Evergreen, Shrubs, Trees
Fast growing, with colorful flowers carried in dense spikes or round clusters consisting mainly of long, bristle-like stamens—hence the common name “bottlebrush.” Attractive to hummingbirds. Flowers are followed by woody capsules that can last for years and may resemble rows of beads pressed into bark.
Some bottlebrushes are naturally dense and compact (making good informal hedges); others are sparse and open (can be pruned up to become small trees). Those with pliant branches can be grown as informal espaliers. Very little routine pruning is needed—just remove any weak or dead branches after bloom or before spring growth flush. Don’t cut into bare wood beyond leaves—the plant may not send out new growth. Generally found in moist ground in their native Australia, they withstand waterlogged soil. Normally tolerant of saline or alkaline soils, they sometimes suffer from chlorosis. Often severely damaged at 20°F/–7°C.Callistemon citrinus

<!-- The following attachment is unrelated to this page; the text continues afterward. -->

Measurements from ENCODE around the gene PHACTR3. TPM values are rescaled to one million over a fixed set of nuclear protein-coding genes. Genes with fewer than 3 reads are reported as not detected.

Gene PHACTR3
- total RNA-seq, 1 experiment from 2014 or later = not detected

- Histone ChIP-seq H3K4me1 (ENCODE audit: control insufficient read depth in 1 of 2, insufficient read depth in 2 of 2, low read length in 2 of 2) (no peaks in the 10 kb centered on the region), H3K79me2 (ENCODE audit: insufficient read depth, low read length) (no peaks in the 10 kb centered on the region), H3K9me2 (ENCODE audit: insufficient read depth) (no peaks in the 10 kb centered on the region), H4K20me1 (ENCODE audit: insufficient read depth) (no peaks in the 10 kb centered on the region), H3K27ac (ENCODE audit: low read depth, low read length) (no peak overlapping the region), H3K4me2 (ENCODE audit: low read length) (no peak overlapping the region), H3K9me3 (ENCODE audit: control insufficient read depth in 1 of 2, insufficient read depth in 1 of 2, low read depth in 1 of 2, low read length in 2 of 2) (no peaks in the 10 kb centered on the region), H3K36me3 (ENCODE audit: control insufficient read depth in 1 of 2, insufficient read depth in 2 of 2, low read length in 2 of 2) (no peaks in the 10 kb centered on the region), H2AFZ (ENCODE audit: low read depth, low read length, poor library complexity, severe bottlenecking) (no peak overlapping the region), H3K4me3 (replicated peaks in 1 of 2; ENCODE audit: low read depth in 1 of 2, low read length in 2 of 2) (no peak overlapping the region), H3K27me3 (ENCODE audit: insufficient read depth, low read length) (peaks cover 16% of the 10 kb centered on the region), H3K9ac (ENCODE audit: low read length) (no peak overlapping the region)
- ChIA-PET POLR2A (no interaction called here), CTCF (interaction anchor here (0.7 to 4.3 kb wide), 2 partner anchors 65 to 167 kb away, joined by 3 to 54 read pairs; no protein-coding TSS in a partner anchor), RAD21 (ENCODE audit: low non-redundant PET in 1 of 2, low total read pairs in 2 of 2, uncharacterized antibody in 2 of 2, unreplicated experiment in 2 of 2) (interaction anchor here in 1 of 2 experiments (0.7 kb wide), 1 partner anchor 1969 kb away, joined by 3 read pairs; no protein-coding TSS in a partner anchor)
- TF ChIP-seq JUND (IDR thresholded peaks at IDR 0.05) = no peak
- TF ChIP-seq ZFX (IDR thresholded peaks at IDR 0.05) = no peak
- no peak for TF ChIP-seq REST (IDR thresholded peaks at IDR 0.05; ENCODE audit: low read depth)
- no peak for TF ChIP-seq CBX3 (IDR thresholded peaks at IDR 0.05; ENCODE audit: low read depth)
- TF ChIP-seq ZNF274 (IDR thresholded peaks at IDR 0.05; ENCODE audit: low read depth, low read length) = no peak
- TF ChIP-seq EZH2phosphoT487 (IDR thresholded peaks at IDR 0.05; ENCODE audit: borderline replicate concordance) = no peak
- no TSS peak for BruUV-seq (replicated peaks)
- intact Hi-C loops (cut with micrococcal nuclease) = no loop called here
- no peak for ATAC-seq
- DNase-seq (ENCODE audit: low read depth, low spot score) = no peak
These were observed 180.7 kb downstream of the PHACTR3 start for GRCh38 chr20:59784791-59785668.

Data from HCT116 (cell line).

From Australia. The most commonly grown bottlebrush; most tolerant of heat, cold, and poor soils. Massive shrub to 10–15 ft. tall and wide, but with staking and pruning in youth is easily trained into a narrowish, round-headed, 20–25-ft. tree. Nurseries offer it as shrub, espalier, or tree. Narrow, 3-in.-long leaves are coppery when new, maturing to vivid green. Bruised leaves smell lemony. Bright red, 6-in.-long brushes appear in waves throughout the year. There are also reddish purple forms that fade to lavender, and a pink variety.
South American native. Hardiest of the so-called subtropical fruits. Normally a large multistemmed pla...
Fruit a little larger than ‘Dancy’, with fewer seeds. Ripens late fall into winter; remain...
Kumquats are shrubby plants 6–15 ft. high or taller, with yellow to red-orange fruits that look ...